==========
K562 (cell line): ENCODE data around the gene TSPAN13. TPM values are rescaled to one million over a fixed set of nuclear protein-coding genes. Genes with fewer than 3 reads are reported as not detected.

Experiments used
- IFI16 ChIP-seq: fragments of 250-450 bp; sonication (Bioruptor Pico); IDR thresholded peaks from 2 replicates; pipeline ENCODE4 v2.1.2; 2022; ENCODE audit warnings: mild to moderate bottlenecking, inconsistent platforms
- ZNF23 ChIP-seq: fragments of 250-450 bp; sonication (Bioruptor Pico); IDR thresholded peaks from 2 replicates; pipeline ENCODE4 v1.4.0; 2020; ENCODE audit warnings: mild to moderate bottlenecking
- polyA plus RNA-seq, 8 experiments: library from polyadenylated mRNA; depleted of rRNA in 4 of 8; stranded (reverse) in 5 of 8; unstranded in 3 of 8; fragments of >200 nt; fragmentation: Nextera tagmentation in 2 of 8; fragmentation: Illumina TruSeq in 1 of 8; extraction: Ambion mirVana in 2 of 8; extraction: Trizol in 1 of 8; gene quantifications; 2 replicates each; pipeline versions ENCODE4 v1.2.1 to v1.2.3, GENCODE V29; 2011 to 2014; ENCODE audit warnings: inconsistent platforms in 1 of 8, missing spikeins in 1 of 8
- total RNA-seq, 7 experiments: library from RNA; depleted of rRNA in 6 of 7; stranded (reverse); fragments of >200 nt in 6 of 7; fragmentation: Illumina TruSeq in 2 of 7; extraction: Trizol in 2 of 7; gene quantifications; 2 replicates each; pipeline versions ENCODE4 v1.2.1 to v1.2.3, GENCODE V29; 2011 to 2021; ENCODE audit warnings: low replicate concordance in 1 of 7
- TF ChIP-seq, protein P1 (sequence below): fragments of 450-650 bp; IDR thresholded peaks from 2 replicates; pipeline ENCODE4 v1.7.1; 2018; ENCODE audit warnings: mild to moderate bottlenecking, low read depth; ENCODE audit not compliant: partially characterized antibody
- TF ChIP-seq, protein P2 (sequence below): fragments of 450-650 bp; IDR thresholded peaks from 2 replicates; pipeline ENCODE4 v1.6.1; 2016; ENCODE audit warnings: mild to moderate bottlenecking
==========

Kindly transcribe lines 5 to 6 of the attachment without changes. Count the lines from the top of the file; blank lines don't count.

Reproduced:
- polyA plus RNA-seq, 8 experiments: library from polyadenylated mRNA; depleted of rRNA in 4 of 8; stranded (reverse) in 5 of 8; unstranded in 3 of 8; fragments of >200 nt; fragmentation: Nextera tagmentation in 2 of 8; fragmentation: Illumina TruSeq in 1 of 8; extraction: Ambion mirVana in 2 of 8; extraction: Trizol in 1 of 8; gene quantifications; 2 replicates each; pipeline versions ENCODE4 v1.2.1 to v1.2.3, GENCODE V29; 2011 to 2014; ENCODE audit warnings: inconsistent platforms in 1 of 8, missing spikeins in 1 of 8
- total RNA-seq, 7 experiments: library from RNA; depleted of rRNA in 6 of 7; stranded (reverse); fragments of >200 nt in 6 of 7; fragmentation: Illumina TruSeq in 2 of 7; extraction: Trizol in 2 of 7; gene quantifications; 2 replicates each; pipeline versions ENCODE4 v1.2.1 to v1.2.3, GENCODE V29; 2011 to 2021; ENCODE audit warnings: low replicate concordance in 1 of 7